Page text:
In the Community: Cooking Matters - Capital Area Food Bank
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In the Community: Cooking Matters

By Shamia Holloway July 29, 2013

lawson-in-shopping-areaTy Lawson decided a long time ago, while apprenticing at the French La Tour Restaurant in Colorado, that he wanted to use his talents to serve people in need and not people in restaurants.
Today, he’s a chef at Red Apron, a funky restaurant inside Northeast D.C.’s new charmer Union Market that specializes in sandwiches and meats, and an ardent supporter of the Capital Area Food Bank.
Lawson has always been interested in food insecurity issues – he obtained a Master’s Degree in Agricultural Economics from Michigan State, with a focus on food security and nutrition and served for two years as a Peace Corps volunteer in Malawi, Africa.
“Hunger issues are hunger issues everywhere. It’s not always visible; people can get up, get dressed and still be hungry.”
During Obama’s Call to Service in January of this year, Lawson helped pack and sort food at the CAFB’s Northeast food distribution center. And that’s how he got involved with the food bank.
He has since created healthy recipes for food bank partners and clients, held food demonstrations in the agency lounge and even taught a group of teenagers how to make healthy alternatives to their favorite meals during a six-week Cooking Matters course – a feat he admitted was quite an experience.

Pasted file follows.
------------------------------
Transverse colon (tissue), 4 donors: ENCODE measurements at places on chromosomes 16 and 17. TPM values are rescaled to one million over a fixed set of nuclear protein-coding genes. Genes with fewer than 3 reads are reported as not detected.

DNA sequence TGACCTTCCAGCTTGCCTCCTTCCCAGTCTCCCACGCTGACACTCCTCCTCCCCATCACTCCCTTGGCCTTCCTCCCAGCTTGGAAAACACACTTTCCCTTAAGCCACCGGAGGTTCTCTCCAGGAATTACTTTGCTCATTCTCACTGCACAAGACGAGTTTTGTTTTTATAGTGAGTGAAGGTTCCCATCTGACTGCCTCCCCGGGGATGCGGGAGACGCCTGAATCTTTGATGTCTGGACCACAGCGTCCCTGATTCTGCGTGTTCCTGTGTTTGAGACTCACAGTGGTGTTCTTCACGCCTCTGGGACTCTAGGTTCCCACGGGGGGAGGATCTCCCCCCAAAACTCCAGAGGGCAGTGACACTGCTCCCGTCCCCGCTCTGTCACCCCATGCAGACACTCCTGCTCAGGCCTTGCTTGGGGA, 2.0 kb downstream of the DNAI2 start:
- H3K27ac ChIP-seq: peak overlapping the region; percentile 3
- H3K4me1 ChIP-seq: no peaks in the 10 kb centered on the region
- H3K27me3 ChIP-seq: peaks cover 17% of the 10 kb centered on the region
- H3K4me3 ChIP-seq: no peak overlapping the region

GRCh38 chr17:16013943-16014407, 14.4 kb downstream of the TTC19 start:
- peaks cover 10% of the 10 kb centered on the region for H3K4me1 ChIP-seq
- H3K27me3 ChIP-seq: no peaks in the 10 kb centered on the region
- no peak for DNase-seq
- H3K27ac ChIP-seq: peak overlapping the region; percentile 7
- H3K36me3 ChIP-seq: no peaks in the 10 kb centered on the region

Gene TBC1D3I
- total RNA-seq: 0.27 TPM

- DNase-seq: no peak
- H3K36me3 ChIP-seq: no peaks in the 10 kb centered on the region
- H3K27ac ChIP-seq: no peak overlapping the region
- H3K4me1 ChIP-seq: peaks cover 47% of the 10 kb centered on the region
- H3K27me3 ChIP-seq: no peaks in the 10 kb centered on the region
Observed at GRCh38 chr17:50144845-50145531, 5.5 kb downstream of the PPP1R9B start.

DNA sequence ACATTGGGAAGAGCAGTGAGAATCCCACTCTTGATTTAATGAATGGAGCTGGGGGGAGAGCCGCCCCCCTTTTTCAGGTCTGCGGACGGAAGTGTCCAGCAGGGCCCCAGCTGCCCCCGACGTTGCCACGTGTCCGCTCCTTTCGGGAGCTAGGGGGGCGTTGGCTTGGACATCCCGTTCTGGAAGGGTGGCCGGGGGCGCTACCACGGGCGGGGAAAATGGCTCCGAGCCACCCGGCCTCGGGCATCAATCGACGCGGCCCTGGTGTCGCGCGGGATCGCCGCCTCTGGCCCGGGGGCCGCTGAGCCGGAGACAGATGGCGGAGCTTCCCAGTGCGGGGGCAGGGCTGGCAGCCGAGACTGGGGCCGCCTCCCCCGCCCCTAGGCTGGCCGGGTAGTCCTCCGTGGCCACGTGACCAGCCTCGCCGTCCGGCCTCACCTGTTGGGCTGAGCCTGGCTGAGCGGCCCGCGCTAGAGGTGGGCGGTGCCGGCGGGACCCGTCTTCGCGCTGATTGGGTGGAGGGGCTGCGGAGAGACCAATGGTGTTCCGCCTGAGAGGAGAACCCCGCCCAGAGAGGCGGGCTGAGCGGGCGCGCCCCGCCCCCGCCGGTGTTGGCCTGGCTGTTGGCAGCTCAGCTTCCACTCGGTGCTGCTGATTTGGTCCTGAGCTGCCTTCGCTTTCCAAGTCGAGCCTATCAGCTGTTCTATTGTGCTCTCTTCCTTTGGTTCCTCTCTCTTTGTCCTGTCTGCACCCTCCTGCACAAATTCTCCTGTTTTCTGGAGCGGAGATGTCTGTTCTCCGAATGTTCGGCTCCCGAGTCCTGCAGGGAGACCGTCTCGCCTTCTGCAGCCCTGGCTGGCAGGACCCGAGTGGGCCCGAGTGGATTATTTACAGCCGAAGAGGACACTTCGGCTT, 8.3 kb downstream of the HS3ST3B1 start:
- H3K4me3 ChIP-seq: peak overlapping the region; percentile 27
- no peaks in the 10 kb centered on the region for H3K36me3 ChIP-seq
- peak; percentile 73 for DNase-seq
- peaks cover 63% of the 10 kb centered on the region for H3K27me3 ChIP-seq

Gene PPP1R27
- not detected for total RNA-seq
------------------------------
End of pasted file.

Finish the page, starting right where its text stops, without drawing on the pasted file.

“Dealing with teenage girls was a bit chaotic. They were hesitant at first to use whole wheat dough for our pizza dish and even more reluctant to bake chicken but in the end they loved it,” said Lawson. He also taught the teens how to prepare ranch dressing, omelets and quesadillas.
As a trained chef, Lawson understands that if food doesn’t taste good, then people don’t want to eat it. He explained that cooking with herbs and spices is more flavorful and healthier than cooking with salt and fat. He also understands that nutritious food is expensive. During his Cooking Matters courses, he showed participants how to get the most out of food and their food budgets.
Lawson continues to contribute his talents, because he’s impressed with the food bank’s multifaceted approach to hunger and its combination of food distribution with nutrition education. The food bank relies on the support of community partners to further its mission of nourishing those in need and educating those it serves. A special thank you to Ty Lawson for his help in empowering residents in need.